January 1, 1999
Sherman Oaks, California
Walking hand-in-hand through the Getty Museum,
tucked in and sleeping soundly like a little girl in my bed, your head
thrown back and your torso arched in passion, you curled up at my side
with your head on my chest... these are the images that stay with me
of you. That song we heard in the car inexplicably runs through my head
over and over after you left for the Atlantic seaboard yesterday, and
I remembered enough of the words today to be able to track down its name
and author ("High and Dry", Radiohead) in next to no time on the Internet.
Now that lyrically haunting song is linked to you permanently in my imagination.
It is strange to be with someone constantly
and then suddenly to have them not there at all. After so much time together,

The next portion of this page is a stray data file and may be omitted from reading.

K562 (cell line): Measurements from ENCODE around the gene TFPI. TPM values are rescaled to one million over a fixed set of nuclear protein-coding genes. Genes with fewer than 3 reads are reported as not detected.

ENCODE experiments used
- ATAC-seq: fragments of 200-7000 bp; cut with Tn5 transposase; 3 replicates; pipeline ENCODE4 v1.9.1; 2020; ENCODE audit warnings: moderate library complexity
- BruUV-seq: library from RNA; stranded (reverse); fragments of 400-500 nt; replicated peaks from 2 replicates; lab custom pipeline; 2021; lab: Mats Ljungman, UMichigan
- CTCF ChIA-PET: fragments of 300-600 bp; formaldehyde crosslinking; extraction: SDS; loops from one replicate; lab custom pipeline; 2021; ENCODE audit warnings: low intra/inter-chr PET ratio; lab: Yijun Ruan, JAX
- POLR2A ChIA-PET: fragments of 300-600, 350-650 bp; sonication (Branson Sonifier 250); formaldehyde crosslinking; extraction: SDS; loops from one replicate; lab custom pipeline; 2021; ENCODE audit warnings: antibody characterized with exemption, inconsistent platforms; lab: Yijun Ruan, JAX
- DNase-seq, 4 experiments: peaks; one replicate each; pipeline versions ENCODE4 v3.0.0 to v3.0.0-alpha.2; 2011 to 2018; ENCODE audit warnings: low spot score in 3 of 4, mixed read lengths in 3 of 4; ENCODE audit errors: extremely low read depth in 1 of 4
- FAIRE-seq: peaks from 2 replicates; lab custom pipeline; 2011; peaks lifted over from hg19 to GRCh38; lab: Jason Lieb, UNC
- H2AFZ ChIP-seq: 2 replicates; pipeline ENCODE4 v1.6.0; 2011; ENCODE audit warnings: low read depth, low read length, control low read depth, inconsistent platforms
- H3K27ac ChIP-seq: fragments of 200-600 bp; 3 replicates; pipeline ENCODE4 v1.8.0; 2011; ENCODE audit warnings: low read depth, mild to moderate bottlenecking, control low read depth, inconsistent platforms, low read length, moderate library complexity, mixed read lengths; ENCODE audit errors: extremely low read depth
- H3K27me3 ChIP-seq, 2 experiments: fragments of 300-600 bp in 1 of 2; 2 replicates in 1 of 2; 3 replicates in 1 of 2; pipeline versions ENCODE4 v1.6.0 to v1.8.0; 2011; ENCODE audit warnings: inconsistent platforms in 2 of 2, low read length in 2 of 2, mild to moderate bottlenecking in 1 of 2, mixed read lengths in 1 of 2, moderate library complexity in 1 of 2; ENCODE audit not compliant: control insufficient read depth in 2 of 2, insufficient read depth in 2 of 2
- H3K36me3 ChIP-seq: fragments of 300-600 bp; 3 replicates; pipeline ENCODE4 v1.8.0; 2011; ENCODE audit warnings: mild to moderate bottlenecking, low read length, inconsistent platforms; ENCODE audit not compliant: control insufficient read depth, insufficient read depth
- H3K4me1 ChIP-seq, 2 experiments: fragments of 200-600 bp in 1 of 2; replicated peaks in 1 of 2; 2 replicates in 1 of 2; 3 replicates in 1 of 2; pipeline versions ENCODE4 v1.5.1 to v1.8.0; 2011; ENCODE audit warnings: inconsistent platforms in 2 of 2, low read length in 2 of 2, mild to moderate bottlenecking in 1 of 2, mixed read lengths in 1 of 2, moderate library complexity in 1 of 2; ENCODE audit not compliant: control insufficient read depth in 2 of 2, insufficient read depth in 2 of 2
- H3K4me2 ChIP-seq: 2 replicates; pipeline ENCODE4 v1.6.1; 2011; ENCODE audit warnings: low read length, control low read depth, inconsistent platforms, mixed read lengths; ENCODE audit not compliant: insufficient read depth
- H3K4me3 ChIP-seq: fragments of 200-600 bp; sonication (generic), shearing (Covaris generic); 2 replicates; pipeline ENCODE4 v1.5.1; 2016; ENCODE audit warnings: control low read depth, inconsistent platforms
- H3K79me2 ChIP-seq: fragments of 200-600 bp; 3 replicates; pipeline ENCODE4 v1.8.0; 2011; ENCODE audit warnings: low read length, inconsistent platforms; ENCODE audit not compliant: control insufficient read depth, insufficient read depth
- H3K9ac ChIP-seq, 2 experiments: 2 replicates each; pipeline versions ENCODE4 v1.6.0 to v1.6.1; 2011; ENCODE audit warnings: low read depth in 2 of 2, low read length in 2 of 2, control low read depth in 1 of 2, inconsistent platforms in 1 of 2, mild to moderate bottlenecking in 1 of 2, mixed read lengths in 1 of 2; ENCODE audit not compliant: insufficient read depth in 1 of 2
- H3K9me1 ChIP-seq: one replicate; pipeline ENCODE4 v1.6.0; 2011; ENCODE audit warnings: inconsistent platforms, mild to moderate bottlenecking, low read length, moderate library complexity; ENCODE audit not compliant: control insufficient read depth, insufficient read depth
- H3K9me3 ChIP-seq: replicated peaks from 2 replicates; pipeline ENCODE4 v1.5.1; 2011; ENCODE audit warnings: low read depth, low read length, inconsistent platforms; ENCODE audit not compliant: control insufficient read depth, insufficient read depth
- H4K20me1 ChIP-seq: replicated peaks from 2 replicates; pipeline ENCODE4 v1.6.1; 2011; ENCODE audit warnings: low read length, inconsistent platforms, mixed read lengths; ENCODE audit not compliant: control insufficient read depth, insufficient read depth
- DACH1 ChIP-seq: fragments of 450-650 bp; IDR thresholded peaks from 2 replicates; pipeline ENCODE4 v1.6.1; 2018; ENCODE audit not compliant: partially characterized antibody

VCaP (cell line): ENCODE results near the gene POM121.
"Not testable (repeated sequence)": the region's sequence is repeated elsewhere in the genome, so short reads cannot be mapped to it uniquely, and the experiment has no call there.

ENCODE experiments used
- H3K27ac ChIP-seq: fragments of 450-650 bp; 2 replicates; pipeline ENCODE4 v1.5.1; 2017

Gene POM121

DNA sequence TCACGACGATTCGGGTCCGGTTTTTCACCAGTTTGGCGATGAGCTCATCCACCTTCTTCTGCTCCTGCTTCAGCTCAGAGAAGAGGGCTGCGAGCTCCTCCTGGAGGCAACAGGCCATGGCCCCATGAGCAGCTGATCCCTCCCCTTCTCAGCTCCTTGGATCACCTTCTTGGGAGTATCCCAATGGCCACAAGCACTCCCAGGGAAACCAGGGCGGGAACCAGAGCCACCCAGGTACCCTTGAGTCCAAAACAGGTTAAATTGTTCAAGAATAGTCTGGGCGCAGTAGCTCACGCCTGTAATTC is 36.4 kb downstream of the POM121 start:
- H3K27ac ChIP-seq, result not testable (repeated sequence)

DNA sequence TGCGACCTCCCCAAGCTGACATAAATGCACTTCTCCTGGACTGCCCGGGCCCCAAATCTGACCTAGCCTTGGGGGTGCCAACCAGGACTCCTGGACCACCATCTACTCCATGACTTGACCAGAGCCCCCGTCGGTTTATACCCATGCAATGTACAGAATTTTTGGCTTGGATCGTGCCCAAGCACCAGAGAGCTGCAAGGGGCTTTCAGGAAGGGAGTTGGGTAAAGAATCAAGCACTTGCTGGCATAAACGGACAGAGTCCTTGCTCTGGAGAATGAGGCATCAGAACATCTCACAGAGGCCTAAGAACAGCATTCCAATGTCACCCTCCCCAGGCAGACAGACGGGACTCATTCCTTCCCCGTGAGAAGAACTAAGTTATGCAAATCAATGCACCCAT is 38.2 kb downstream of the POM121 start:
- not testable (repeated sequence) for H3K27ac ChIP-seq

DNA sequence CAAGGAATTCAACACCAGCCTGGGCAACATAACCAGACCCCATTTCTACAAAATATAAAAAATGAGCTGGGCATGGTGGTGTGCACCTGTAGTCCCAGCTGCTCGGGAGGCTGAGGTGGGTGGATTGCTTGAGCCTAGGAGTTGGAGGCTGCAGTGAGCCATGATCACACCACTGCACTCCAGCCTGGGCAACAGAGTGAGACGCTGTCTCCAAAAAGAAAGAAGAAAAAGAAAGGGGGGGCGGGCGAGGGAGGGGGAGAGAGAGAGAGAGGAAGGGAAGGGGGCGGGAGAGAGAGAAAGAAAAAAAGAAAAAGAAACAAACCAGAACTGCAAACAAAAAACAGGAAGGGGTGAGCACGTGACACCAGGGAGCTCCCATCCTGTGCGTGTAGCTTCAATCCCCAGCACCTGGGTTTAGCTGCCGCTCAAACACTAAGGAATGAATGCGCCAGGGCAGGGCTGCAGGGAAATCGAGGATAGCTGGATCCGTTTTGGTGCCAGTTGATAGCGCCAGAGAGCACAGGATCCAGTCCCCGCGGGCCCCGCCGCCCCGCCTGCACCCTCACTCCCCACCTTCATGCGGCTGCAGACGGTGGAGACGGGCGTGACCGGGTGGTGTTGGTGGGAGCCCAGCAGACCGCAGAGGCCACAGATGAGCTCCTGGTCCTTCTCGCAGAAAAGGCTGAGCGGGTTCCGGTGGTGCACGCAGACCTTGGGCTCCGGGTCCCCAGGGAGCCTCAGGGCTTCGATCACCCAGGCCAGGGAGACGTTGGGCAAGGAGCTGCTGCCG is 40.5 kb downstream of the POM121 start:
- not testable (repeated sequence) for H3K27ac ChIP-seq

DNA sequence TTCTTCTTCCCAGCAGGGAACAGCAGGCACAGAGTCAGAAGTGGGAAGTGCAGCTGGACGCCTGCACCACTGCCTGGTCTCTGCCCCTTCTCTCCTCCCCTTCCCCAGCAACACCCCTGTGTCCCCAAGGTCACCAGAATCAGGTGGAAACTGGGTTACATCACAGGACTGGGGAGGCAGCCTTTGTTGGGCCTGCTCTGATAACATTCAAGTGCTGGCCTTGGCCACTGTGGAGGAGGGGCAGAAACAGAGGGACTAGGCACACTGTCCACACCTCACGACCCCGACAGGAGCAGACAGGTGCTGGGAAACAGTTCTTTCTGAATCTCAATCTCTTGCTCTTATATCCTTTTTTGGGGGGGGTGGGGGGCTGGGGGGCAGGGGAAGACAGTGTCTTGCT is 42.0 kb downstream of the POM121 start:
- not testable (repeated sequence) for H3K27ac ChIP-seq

I feel your absence sharply -- not only in my thoughts, but in my body's
memory. I close my eyes and still feel my hands lightly tracing the outlines
of your shoulders and hips; I remember perfectly the geography of your
body, the soft rises and falls, the warmth -- I see it all clearly in
my mind, know the texture, the feel. Lie down, close your eyes, and imagine
the delicate touch of my fingers along your skin; the feeling should
be in your muscle memory, too. Think about the feeling when my lips brushed
your neck and then watch the goosebumps rise on your skin -- remember
how I would laugh when that happened. Do this now and again, and I should
not be far away -- even if an entire continent separates us.
I will not forget the many hours listening
to you tell me about your family, friends, experiences, and thoughts
-- all a gift, I know. Thank you for sharing that, as well as for the
more intimate moments when we lay skin-on-skin in the semi-darkness --
you and I together as one. I write this after getting home this New Year's
Day and hearing your message on my answering machine, the welcome sound
of your voice. Remembrances of you litter my apartment here and there,
and so I am loathe to clean -- and you linger still.